Two weekends ago, a friend invited me to the Montreal International Pyromusical Competition. This annual competition is the largest event of its kind in the world and to win a Gold Jupiter here is equivalent to winning an Oscar. Sort of. I was lucky to attend on two counts. The first was that my friend is a judge at these events and so I got to tag along and benefit from some of the perks (free parking, all the junk food I can eat, free rides on the Ferris wheel) as well as witnessing first-hand how these events are judged. Secondly, the team from Fireworks Spectacular Canada who designed and produced the Canadian entry this year put on a splendiferous performance. http://www.fireworksspectaculars.com/
After the show was over my friend, along with the other judges, got busy filling out forms. As I examined the criteria used to judge the quality of the fireworks, I thought that some of them could apply to my writing.
For example, one of the criterions was luminosity. The New World Dictionary of The American Language defines luminosity as something clear, readily understood, intellectually brilliant. That’s pretty much what I should be aiming for.
Then, my eyes fell upon “dead times”. It didn’t take much imagination for me to see how that could be related to my own writing. I mean, if I myself am bored with what I write imagine the reader. Dead times. Yawn. Yawn.
Then came fluidity. Here I thought I’d be brilliant and compare the flow of my writing to water. Is it like a stormy ocean that makes the reader seasick? A brook that is too calm with nothing much happening? A stagnant swamp? An artificial lake with its pretentious language? Or a scintillating river with streams that take one to unexpected and remarkable places. Brilliant, isn’t it?
Special effects were also on the judges’ list. How did this apply to my writing, I wondered? Did it mean being poetic? Using hip-hop slang? Or perhaps it meant not taking the reader where she wants to go. Or inserting a good hook.
Finally, there was soft versus strong moments. Am I over-writing? Does my writing convey different emotions? Is my writing gluttonized with oracular adjectives and sciolistic adverbs that leave my reader flummoxed?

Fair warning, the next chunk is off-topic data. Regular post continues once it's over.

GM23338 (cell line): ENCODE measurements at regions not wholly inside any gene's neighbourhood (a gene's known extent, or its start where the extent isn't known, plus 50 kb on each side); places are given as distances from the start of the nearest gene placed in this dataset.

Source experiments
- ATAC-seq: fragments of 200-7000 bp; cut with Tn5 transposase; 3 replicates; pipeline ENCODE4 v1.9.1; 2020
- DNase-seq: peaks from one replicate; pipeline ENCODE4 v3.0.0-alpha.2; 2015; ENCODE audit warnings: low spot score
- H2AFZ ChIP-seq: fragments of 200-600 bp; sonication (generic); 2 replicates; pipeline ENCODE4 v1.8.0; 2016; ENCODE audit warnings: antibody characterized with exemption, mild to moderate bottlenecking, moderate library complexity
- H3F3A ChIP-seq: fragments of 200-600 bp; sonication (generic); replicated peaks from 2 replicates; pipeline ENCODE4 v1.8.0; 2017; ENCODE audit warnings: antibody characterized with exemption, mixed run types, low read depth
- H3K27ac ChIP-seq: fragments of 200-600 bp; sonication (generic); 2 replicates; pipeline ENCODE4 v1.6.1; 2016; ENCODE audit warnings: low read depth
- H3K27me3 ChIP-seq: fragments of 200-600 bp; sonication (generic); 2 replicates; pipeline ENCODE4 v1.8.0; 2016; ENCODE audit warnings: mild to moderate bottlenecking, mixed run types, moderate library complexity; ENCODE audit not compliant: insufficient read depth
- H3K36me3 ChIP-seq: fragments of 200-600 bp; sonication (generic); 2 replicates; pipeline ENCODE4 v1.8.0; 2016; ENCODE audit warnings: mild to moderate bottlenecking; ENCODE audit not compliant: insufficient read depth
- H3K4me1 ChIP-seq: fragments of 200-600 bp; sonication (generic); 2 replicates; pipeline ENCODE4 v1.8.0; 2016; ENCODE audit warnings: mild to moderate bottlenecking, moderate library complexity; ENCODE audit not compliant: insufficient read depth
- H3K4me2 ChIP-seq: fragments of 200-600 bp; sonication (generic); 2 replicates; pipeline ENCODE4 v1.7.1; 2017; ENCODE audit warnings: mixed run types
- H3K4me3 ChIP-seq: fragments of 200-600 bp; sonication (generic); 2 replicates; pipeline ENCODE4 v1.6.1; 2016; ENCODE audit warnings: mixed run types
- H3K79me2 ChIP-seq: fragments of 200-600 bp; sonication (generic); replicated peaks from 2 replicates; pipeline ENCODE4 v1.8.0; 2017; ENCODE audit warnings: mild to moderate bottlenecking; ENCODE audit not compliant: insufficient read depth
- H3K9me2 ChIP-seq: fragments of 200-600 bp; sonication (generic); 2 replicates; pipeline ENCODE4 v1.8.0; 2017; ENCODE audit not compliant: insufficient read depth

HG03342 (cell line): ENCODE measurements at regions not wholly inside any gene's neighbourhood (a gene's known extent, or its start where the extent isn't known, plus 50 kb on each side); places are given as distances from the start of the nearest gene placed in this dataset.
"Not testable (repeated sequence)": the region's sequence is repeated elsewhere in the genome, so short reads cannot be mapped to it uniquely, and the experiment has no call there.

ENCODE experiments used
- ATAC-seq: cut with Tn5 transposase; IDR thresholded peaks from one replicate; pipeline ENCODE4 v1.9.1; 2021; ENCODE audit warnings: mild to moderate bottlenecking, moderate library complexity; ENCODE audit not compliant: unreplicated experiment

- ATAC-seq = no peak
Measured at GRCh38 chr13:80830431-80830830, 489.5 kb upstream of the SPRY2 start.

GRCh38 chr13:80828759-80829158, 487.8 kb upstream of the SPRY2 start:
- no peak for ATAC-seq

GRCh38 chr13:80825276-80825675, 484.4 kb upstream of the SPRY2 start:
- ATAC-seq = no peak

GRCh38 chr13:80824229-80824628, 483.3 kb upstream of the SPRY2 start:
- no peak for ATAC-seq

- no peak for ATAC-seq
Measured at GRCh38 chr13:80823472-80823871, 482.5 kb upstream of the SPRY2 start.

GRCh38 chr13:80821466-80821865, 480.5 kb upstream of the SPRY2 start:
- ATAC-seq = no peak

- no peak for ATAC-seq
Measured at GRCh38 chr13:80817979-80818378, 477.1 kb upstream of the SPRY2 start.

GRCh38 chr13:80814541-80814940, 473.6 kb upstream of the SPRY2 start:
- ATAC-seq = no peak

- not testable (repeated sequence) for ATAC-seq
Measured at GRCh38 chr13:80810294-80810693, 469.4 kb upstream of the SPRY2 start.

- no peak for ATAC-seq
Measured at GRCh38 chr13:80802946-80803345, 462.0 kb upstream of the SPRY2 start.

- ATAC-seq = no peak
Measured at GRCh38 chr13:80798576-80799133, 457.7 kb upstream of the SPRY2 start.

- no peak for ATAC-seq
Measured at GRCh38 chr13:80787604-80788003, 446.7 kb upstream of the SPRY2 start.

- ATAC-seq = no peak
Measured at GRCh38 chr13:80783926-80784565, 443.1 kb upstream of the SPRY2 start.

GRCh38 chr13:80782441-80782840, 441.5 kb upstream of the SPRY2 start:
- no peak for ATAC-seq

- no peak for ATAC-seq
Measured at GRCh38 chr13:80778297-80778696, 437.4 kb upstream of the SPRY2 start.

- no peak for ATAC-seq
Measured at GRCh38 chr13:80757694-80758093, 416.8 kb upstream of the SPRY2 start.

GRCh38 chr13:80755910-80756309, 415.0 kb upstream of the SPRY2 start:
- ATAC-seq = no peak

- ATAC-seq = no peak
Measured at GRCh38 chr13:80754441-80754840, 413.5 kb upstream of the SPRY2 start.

And if this was not enough to satisfy my craving to be spectacular I started in on pyrotechnical vocabulary and came upon bombette (a mini-shell). Now, here was a word to use in describing a semi-bombshell in a Chandleresque type novel. Or what about punk (the wick for lighting small fireworks) which led me to write this sentence: Anyone can light a punk, just as anyone can write a sentence, but it takes product knowledge, excellent structure and great control to pull off a piece so that the reader will go WOW!
So that’s what I was trying to do. I was going for WOW! Then, I realized that my writing could never be as spectacular as the fireworks. Because, unlike these theatrical pyrotechnical artists for whom the sky above and the lake below is the canvas upon which they illuminate their choreography, mine is a blank screen in a boring office in my home.
And, no matter how hard I might try to dazzle my readers with outstanding descriptions or power grilled sentences what really matters in the end is whether I have a story to tell.
So, I forgot all about trying to be impressive and original and luminous and adding special effects.
I went home thinking of how hard these pyrotechnical choreographers had worked…an entire year for thirty minutes…and understood that before I could sparkle, my writing would take lots of devotion and persistence. If I was not willing to do that then all I could expect out of my writing was a little cracker.
For anyone interested in learning more about pyrotechnical vocabulary you can check out Tom Smith’s Fireworks Glossary at http://www.saxtonsmith.co.uk/